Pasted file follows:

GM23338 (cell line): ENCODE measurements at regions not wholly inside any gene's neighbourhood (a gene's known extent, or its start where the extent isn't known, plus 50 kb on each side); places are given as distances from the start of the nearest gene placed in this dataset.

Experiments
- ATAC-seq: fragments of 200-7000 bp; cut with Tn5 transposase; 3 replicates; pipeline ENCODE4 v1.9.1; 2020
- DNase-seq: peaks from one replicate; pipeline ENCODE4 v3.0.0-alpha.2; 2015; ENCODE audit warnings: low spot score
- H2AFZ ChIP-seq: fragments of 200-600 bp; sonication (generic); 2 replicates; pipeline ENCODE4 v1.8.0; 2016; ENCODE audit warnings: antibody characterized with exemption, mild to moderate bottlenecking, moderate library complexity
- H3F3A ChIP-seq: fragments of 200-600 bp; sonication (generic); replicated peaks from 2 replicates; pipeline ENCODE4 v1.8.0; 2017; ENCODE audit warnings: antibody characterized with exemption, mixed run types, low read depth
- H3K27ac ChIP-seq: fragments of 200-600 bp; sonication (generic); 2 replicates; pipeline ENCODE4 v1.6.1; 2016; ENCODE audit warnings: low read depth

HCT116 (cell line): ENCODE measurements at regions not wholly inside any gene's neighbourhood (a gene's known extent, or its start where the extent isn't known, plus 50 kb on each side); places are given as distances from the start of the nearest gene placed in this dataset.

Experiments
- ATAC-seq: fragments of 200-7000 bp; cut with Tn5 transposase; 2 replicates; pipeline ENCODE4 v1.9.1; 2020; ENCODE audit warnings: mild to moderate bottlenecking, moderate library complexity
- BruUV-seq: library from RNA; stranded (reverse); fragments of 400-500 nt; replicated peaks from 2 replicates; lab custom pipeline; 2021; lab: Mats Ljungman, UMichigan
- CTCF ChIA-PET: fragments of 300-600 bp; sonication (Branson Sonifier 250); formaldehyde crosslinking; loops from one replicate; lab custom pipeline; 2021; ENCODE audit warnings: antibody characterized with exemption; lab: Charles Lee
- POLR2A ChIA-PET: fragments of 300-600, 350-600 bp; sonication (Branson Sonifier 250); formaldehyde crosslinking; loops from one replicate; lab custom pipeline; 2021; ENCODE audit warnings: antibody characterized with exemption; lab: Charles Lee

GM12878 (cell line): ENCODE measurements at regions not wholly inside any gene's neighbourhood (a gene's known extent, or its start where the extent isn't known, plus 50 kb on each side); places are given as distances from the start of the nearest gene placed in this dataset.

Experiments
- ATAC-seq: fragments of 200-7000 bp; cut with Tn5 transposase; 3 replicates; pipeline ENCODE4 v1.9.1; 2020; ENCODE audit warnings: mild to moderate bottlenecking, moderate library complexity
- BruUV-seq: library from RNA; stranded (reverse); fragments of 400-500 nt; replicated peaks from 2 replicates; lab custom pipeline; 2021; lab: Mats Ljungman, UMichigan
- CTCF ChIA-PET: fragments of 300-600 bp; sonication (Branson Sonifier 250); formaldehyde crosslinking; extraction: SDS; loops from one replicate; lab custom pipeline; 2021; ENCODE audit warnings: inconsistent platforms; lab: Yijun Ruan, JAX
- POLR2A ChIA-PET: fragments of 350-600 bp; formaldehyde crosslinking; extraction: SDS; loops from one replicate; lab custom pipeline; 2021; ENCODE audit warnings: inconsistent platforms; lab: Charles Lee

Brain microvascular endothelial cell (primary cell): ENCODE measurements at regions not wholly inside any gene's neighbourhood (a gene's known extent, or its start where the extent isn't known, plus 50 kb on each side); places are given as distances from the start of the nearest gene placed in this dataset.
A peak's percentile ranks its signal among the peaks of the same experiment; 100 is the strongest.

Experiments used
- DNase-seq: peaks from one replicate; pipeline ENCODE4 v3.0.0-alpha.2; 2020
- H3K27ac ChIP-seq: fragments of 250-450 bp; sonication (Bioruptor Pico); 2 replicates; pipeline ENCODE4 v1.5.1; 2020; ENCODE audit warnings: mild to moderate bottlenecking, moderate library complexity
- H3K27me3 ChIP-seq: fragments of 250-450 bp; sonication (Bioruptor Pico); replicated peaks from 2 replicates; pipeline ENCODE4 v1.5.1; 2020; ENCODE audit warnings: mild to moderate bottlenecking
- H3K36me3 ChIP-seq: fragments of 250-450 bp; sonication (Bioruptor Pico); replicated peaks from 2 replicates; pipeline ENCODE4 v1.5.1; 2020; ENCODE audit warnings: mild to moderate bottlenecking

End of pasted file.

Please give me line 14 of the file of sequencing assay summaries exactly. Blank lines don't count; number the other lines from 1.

GM12878 (cell line): ENCODE measurements at regions not wholly inside any gene's neighbourhood (a gene's known extent, or its start where the extent isn't known, plus 50 kb on each side); places are given as distances from the start of the nearest gene placed in this dataset.